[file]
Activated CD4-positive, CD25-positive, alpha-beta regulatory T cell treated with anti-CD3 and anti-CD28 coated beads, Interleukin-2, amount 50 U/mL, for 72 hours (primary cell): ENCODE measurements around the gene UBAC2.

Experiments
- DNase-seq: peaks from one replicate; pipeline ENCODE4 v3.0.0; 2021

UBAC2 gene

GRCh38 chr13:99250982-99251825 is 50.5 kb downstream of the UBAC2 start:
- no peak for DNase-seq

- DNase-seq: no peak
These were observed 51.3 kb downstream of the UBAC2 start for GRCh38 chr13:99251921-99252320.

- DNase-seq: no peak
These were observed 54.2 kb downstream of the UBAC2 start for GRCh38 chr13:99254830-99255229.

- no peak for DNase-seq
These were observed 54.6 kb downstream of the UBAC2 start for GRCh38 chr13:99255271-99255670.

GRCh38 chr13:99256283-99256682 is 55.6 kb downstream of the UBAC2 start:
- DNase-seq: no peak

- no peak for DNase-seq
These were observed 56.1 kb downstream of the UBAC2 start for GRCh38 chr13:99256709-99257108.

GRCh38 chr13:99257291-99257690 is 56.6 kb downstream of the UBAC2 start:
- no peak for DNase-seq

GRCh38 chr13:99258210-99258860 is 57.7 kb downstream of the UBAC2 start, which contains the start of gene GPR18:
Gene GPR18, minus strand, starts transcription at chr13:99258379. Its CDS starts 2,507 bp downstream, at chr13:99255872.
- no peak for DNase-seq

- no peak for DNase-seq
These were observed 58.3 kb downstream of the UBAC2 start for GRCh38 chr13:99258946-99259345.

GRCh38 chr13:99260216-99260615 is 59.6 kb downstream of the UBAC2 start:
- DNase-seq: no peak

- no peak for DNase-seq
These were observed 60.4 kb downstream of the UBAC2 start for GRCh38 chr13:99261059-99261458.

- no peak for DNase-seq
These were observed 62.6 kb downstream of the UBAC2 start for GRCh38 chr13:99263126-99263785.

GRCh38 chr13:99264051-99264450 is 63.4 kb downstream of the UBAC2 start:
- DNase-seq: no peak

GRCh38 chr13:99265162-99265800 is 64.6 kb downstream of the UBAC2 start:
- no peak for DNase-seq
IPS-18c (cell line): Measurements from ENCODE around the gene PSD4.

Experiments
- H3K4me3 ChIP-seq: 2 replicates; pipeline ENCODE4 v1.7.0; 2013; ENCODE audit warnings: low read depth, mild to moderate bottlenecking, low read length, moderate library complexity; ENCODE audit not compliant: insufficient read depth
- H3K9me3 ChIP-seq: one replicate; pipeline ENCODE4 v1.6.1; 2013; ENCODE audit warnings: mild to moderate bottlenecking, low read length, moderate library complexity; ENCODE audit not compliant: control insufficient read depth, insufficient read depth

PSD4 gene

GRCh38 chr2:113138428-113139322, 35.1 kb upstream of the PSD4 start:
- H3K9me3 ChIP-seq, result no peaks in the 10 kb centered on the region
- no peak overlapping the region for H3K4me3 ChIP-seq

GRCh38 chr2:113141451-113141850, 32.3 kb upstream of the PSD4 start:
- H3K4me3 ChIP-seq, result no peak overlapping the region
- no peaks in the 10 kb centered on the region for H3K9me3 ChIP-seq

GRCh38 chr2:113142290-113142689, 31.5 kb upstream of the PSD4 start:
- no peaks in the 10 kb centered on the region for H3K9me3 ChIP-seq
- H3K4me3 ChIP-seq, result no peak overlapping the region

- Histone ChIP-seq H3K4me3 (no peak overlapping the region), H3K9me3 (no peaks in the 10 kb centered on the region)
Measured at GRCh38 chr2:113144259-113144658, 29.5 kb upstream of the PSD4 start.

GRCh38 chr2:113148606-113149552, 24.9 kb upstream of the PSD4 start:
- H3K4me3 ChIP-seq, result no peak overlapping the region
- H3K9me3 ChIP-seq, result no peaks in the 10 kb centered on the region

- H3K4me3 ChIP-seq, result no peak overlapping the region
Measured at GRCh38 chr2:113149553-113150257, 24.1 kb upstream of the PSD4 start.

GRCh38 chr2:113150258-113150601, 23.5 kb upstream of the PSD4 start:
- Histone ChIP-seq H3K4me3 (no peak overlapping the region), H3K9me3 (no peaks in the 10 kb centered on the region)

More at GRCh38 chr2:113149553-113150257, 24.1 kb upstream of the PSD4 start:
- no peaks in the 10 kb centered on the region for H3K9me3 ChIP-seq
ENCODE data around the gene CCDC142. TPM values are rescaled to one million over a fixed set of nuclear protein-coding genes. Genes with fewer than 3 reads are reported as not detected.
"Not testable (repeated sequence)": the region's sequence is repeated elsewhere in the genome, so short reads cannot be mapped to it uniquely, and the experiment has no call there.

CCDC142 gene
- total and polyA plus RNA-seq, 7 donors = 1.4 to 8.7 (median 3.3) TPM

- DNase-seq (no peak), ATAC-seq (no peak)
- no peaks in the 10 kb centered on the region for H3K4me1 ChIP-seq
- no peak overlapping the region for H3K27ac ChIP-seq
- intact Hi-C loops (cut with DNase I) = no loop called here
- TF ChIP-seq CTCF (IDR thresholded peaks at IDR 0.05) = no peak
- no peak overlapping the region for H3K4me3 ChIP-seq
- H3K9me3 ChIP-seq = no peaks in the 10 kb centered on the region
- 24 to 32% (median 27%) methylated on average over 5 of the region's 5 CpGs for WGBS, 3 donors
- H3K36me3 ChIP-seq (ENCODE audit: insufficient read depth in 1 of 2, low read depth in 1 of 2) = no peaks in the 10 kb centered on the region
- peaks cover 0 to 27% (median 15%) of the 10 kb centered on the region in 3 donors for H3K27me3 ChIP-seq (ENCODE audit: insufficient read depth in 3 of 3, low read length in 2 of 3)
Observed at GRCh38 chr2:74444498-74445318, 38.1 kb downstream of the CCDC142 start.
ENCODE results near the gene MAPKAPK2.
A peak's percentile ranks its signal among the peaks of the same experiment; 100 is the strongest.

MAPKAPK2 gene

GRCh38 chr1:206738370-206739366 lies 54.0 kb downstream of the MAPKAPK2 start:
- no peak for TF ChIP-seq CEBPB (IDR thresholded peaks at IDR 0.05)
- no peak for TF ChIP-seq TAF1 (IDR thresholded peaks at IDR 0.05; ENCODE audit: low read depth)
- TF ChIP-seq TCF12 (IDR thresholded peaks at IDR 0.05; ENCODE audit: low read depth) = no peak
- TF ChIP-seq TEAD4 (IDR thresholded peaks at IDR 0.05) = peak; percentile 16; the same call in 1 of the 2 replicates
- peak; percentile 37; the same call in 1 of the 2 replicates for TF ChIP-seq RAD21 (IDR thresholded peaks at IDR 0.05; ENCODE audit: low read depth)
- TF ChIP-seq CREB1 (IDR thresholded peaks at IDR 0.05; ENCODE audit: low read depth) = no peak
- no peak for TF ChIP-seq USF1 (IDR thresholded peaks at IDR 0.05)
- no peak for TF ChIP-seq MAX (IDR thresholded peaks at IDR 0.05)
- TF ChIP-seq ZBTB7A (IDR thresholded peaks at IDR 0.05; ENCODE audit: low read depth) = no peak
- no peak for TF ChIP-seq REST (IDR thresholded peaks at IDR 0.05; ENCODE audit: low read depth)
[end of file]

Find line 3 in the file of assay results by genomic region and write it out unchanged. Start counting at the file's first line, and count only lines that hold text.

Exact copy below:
- DNase-seq: peaks from one replicate; pipeline ENCODE4 v3.0.0; 2021